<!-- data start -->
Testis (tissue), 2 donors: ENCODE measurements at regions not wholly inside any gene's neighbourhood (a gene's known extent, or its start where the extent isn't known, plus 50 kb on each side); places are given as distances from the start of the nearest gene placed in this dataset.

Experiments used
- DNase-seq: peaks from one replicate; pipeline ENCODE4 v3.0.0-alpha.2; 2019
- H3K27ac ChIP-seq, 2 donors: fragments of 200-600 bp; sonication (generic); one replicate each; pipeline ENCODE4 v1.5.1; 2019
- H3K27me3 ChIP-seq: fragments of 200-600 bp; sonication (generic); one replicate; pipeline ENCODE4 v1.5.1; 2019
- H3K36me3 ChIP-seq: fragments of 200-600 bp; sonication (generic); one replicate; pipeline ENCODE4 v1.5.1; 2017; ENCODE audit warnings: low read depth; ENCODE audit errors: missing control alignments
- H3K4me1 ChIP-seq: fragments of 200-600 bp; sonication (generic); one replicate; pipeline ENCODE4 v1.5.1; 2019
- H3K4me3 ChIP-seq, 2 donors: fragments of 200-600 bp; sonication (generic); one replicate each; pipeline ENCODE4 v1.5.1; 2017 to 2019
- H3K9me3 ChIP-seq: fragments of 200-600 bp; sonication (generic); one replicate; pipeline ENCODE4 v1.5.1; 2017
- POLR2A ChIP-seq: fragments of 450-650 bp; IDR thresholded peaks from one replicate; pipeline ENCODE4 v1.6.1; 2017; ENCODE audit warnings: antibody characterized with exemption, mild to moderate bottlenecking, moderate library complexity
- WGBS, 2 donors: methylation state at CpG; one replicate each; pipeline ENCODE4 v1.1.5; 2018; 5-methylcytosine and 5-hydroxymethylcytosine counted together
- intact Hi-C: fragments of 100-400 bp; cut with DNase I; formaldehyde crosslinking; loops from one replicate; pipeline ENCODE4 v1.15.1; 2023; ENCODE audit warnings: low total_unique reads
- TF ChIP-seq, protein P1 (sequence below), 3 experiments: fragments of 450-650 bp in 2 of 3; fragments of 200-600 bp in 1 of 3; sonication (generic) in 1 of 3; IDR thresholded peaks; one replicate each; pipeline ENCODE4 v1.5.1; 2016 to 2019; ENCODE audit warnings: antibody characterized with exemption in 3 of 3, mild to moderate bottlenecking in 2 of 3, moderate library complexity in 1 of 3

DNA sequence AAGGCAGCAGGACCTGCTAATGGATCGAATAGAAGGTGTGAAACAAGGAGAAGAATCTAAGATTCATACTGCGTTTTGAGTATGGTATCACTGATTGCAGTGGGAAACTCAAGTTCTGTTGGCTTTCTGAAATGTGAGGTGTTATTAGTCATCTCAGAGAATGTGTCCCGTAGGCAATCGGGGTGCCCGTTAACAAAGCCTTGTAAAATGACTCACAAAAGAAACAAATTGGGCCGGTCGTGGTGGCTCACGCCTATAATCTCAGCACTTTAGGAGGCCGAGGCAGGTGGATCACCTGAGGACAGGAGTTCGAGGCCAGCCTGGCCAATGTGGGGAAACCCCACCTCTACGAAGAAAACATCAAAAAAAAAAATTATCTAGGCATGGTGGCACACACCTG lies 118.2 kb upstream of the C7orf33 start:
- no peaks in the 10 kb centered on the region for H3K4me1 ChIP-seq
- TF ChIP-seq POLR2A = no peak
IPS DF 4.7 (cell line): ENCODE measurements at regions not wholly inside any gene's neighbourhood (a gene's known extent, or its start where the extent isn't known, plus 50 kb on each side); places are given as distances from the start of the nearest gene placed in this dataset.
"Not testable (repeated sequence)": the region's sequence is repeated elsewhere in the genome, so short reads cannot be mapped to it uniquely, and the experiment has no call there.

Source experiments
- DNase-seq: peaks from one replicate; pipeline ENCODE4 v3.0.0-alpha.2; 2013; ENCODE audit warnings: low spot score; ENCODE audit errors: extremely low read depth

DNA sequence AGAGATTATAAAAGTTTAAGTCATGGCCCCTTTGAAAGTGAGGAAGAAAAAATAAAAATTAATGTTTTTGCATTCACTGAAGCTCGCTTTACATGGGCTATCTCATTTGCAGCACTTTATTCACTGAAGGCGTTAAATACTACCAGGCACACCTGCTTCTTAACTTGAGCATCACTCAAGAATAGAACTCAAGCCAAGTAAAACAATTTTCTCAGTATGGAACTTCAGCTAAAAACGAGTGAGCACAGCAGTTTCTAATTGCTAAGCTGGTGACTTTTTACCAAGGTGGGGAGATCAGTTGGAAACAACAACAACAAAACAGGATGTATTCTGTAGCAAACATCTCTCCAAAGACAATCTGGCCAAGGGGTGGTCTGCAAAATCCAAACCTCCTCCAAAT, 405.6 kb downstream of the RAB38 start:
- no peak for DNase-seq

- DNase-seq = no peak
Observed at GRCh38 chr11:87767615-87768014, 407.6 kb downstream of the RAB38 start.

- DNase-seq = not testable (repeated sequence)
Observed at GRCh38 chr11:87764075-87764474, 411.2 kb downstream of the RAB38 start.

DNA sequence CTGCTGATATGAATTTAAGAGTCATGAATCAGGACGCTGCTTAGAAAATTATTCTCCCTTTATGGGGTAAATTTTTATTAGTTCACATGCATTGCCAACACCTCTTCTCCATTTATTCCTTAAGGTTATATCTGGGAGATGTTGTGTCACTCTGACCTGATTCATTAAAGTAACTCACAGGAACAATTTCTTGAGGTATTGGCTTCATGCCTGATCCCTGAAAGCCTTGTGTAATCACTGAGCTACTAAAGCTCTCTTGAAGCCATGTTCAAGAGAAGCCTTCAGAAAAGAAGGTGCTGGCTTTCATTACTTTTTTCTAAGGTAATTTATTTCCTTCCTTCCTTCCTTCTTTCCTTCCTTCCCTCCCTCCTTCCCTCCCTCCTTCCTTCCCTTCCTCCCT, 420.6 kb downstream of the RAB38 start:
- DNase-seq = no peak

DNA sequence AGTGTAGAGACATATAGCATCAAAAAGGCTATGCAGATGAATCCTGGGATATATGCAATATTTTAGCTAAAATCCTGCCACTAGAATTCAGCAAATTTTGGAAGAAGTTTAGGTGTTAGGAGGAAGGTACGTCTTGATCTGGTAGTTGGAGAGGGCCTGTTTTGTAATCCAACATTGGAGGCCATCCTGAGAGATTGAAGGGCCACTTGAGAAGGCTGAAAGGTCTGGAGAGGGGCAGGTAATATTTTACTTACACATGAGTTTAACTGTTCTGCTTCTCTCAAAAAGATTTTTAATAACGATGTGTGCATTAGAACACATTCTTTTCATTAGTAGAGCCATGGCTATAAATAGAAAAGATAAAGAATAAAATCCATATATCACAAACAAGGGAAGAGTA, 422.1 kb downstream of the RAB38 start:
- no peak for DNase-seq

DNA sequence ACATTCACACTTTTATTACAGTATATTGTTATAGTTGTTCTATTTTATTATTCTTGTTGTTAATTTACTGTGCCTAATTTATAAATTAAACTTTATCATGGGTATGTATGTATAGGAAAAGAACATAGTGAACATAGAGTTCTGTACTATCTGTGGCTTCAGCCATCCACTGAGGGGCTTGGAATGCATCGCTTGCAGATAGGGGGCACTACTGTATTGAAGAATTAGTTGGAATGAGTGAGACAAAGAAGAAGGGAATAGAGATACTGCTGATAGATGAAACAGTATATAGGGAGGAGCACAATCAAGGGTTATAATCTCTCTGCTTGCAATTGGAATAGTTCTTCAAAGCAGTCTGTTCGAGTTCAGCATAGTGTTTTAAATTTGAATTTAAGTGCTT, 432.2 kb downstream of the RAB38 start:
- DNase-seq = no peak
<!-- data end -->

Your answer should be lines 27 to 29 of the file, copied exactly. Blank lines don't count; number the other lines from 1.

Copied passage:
DNA sequence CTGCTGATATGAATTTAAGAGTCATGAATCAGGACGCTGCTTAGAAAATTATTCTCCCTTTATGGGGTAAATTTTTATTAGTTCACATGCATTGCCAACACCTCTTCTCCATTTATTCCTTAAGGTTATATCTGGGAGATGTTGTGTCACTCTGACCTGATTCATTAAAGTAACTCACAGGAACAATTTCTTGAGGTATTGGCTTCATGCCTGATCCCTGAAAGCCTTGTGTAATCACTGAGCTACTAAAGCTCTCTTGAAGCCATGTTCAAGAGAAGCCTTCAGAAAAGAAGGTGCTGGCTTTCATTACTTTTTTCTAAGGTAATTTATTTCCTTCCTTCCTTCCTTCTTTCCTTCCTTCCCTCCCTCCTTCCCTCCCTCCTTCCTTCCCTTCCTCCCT, 420.6 kb downstream of the RAB38 start:
- DNase-seq = no peak

DNA sequence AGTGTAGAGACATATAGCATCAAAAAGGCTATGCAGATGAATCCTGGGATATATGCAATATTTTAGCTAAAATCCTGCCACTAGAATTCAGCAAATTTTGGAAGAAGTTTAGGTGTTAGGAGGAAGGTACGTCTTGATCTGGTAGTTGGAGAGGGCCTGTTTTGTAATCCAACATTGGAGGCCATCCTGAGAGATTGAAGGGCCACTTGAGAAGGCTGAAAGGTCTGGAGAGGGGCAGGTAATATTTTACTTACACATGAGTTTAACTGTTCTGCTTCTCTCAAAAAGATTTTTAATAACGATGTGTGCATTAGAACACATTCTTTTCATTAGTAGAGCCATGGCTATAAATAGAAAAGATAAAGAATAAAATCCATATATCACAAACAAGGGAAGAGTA, 422.1 kb downstream of the RAB38 start: